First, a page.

Monday, July 2
Salisbury steak with gravy,mashed potatoes and gravy, pars-ley carrots, corn bread and tropicalfruit.
Tuesday, July 3
Barbecue beef, pasta vegetablesalad with tomatoes and cucum-bers, pea-cheese salad, bread andpineapple strawberry ambrosia.
Wednesday, July 4
HOLIDAY No meals
Thursday, July 5
Eat at Jigger’s
Friday, July 6
Chicken salad on a bun with let-tuce, baked beans, coleslaw andwatermelon.
Meals forthe Elderly
Sandra Raye Sumpter May_________
Sandra Raye Sumpter May, age48, of Watertown, formerly of Philip, died Saturday, June 16,2012, at her home in Watertown.Sandra Raye Sumpter was born August 14, 1963, in Rapid City, thedaughter of Bill and Marsha(Fairchild) Sumpter. She grew upand received her education inPhilip, graduating from PhilipHigh School.She married Tim May and of that marriage were born two chil-dren, Amanda and Chase. Her chil-dren were her pride and joy.Sandra held various jobs duringthe years but her most rewardingwas helping to take care of hergreat-aunt, Edna Buswell, andgrandmother, Ruth Fairchild, intheir later years.She is survived by her daughter, Amanda (May) and Adam Claflin of Harrisburg; and son, Chase Mayand Carly Nighbert of Madison;her parents, Bill and MarshaSumpter of Kadoka; a sister, Shel-ley Seager of Sutton, Neb.;nephews, Eric Seager and ZackSeager of Rapid City; and twogreat-nephews, Eli and Ryder Sea-ger.She was preceded in death byher maternal grandparents, Wayneand Ruth Fairchild; and paternalgrandparents, Virgie Melton andN. W. Sumpter and Beatrice.Memorial services were heldSaturday, June 23, at the UnitedChurch in Philip with PastorKathy Chesney officiating.Music was provided by KarylSandal, pianist.Ushers were Eric and Zach Sea-ger.Interment will take place at alater date at Masonic Cemetery inPhilip. A memorial has been estab-lished. Arrangements were with theRush Funeral Home of Philip.Her online guestbook is avail-able at www.rushfuneralhome.com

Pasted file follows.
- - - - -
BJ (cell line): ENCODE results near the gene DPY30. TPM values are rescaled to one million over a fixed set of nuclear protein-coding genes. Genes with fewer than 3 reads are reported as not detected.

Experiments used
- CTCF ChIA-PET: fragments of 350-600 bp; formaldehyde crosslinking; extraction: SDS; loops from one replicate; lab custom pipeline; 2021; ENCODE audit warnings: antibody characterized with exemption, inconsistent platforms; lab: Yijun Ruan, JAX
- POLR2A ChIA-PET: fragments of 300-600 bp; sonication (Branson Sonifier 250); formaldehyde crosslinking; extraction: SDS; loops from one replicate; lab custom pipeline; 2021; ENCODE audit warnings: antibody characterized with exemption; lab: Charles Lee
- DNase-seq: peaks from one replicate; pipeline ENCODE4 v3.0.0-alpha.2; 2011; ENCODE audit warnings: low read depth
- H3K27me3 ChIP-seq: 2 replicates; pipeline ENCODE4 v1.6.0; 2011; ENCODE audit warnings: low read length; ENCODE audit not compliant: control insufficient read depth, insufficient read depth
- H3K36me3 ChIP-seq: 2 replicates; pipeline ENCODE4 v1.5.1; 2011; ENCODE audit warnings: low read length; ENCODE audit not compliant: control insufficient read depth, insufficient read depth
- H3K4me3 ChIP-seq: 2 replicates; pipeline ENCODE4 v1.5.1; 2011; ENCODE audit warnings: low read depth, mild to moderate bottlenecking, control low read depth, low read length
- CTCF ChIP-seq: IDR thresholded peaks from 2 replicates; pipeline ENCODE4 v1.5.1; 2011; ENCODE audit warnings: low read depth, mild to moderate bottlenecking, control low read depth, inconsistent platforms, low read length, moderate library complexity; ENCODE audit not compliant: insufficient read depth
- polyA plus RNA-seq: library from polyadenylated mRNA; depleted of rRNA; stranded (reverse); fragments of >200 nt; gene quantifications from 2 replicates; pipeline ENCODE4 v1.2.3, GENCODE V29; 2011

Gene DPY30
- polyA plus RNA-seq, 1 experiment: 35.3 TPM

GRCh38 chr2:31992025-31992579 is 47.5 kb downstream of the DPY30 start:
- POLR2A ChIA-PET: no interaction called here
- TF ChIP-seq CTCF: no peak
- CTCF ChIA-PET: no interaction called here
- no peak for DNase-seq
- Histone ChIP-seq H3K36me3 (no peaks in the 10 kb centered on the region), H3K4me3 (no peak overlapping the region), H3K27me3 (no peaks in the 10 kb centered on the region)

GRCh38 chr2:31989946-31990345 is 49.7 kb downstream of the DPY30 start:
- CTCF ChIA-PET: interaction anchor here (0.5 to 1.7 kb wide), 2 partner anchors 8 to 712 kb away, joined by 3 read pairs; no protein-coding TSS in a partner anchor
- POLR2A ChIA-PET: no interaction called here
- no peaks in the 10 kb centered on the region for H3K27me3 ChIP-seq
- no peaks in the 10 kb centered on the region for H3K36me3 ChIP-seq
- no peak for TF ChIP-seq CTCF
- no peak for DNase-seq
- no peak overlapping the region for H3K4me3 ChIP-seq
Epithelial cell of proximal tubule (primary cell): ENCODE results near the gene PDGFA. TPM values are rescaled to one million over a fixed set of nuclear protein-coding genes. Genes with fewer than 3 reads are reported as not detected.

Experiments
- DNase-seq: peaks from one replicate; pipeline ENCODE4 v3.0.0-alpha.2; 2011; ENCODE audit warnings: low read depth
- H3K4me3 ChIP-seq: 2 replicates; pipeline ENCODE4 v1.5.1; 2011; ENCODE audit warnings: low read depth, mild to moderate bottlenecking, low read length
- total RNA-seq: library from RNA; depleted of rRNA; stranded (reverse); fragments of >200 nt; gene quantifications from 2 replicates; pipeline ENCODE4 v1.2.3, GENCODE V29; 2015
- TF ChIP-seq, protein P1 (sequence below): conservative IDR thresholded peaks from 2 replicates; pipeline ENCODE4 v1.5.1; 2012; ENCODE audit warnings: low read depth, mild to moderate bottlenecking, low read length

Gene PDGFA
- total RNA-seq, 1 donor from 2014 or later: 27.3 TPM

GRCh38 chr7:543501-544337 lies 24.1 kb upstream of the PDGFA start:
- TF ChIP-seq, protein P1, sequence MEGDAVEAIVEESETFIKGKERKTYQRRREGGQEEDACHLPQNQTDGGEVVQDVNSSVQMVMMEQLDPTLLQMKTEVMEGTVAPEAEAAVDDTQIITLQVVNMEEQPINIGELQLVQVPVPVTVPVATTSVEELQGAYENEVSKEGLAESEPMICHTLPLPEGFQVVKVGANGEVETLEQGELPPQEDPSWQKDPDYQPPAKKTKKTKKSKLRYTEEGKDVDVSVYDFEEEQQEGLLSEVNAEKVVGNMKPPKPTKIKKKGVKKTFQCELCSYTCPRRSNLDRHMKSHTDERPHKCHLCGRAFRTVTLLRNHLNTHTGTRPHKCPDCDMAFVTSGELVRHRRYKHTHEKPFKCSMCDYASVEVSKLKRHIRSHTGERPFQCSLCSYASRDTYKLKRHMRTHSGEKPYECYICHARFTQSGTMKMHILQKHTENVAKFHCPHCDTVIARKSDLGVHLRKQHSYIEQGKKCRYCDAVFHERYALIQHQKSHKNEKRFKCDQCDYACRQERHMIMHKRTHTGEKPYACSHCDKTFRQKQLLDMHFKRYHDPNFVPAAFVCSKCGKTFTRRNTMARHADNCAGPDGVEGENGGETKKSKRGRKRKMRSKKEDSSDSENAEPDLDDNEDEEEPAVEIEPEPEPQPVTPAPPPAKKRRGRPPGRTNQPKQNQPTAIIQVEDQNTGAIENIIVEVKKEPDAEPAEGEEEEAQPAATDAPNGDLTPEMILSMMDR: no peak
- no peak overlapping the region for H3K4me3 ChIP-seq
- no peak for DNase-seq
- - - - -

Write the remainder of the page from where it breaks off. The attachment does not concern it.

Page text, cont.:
John Robert Whitford______________